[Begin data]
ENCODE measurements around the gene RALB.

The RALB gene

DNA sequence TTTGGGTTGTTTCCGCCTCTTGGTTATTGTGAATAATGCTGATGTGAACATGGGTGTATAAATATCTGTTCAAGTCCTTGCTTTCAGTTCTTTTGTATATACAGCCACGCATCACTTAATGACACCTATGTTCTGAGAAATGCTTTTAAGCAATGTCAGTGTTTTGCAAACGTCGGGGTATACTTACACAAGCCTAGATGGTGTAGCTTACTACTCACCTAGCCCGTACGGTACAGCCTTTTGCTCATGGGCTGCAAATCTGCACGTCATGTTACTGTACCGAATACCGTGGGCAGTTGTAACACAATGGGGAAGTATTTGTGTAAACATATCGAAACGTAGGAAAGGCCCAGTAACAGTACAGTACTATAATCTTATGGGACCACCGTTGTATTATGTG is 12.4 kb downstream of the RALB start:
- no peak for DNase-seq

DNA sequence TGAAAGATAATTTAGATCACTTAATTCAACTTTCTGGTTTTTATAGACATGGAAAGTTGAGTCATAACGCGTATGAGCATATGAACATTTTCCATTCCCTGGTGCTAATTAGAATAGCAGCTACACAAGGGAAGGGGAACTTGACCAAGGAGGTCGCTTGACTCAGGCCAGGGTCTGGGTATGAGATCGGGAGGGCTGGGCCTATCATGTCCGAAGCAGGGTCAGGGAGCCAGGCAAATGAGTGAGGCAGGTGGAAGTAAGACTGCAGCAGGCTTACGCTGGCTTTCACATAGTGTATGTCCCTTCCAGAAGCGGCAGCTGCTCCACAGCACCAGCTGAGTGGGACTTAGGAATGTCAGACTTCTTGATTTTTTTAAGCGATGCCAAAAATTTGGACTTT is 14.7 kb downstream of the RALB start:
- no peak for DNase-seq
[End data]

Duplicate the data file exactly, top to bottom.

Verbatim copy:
ENCODE measurements around the gene RALB.

The RALB gene

DNA sequence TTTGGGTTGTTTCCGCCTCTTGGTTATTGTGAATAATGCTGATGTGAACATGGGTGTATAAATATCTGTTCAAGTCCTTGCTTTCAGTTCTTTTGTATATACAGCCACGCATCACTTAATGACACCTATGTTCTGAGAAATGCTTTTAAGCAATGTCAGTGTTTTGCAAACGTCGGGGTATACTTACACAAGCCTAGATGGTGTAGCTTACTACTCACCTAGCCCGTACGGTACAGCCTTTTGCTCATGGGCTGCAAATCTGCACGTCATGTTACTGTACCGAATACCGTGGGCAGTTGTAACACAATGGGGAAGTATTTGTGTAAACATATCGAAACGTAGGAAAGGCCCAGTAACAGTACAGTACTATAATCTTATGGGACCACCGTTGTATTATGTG is 12.4 kb downstream of the RALB start:
- no peak for DNase-seq

DNA sequence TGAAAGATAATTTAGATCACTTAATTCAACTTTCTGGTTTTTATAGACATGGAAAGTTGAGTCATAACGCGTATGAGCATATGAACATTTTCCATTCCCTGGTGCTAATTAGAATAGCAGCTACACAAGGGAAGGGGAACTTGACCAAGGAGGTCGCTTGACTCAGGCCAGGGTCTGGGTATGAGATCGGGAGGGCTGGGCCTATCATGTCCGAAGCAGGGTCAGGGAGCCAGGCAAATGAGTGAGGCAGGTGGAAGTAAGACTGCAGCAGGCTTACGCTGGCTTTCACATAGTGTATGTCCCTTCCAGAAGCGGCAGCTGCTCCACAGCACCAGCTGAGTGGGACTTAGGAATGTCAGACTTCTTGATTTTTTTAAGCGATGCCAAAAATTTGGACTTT is 14.7 kb downstream of the RALB start:
- no peak for DNase-seq